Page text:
Sergeant Bailey and Officer Szpila then took Ross inside the house, and while Officer Szpila remained with Ross and Ellis, Sergeant Bailey conducted a “protective sweep of the house to make sure there w[ere] no other suspects present within.” [Id. at 23; 70.] After the sweep concluded, Officer Szpila and a third officer who arrived on the scene, Officer Jones, stayed with Ross and Ellis in the living room while Sergeant Bailey gathered information he would need to apply for a search warrant of the home. [Id. at 28.] Sergeant Bailey then left to type up the warrant affidavit and present the application to a state court judge, who granted and signed the warrant at approximately 1:40 a.m. on October 29, 2014. [Id. at 28; 49.]

         After Sergeant Bailey arrived back at Ross's house, the officers took Ellis's information and allowed her to leave with her young son. [Id. at 29.] Then, Sergeant Bailey and the rest of his five-person unit, which had since arrived at the residence, executed the search warrant and performed a detailed search of the house. [Id.] The officers found various evidence during their search, the most significant of which was large sums of money located at the bottom of a laundry basket in the master bedroom, including three $30, 000 stacks and one $55, 000 stack of cash. [Id. at 29-32.]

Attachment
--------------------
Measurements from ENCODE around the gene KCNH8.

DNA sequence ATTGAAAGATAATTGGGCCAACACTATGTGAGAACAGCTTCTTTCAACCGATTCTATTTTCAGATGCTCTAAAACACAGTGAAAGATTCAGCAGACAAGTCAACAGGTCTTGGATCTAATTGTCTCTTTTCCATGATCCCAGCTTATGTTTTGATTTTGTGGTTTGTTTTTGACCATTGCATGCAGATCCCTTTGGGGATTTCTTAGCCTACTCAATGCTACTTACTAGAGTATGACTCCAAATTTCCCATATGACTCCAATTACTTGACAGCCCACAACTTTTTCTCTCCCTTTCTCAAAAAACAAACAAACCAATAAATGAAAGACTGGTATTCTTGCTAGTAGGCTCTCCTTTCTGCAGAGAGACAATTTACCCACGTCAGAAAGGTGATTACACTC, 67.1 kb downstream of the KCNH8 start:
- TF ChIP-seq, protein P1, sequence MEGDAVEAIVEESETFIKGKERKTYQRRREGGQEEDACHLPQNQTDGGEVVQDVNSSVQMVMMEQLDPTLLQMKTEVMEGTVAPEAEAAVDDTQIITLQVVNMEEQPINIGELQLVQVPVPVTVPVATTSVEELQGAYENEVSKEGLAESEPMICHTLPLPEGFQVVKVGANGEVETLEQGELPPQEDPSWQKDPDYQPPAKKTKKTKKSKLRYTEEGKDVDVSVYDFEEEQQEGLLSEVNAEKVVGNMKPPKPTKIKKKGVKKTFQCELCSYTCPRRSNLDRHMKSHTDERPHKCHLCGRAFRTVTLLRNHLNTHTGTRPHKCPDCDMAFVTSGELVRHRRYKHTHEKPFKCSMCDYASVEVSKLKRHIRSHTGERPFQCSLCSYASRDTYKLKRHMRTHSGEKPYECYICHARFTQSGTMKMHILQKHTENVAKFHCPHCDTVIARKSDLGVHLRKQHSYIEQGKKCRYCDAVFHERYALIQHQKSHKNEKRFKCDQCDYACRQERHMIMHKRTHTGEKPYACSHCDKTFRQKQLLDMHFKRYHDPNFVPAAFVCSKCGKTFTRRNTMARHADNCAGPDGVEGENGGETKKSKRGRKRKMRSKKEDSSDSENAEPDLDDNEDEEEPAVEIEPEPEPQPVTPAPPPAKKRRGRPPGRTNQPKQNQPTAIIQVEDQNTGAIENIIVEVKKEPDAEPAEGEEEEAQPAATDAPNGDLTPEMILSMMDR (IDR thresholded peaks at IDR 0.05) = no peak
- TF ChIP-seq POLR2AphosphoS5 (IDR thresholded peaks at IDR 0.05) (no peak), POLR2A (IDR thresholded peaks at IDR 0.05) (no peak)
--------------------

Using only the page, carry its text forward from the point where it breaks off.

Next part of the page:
While the officers searched and filled out a log sheet documenting the evidence they found during their search, Sergeant Bailey and Ross began talking “in an interview-type forum.” [Id. at 33.] Sergeant Bailey testified that he read Ross his Miranda rights and that Ross “agreed. He waived his rights and agreed to speak with me.” [Id. at 33-34.] However, Sergeant Bailey did not obtain a written Miranda waiver. [Id. at 51-53.] Sergeant Bailey testified that the two began to talk in more detail about the case, and that Ross responded to him more positively than he had during their initial encounter. [Id. at 34-35.] However, neither Ross nor the United States have identified for the Court any statements Ross made after waiving his Miranda rights.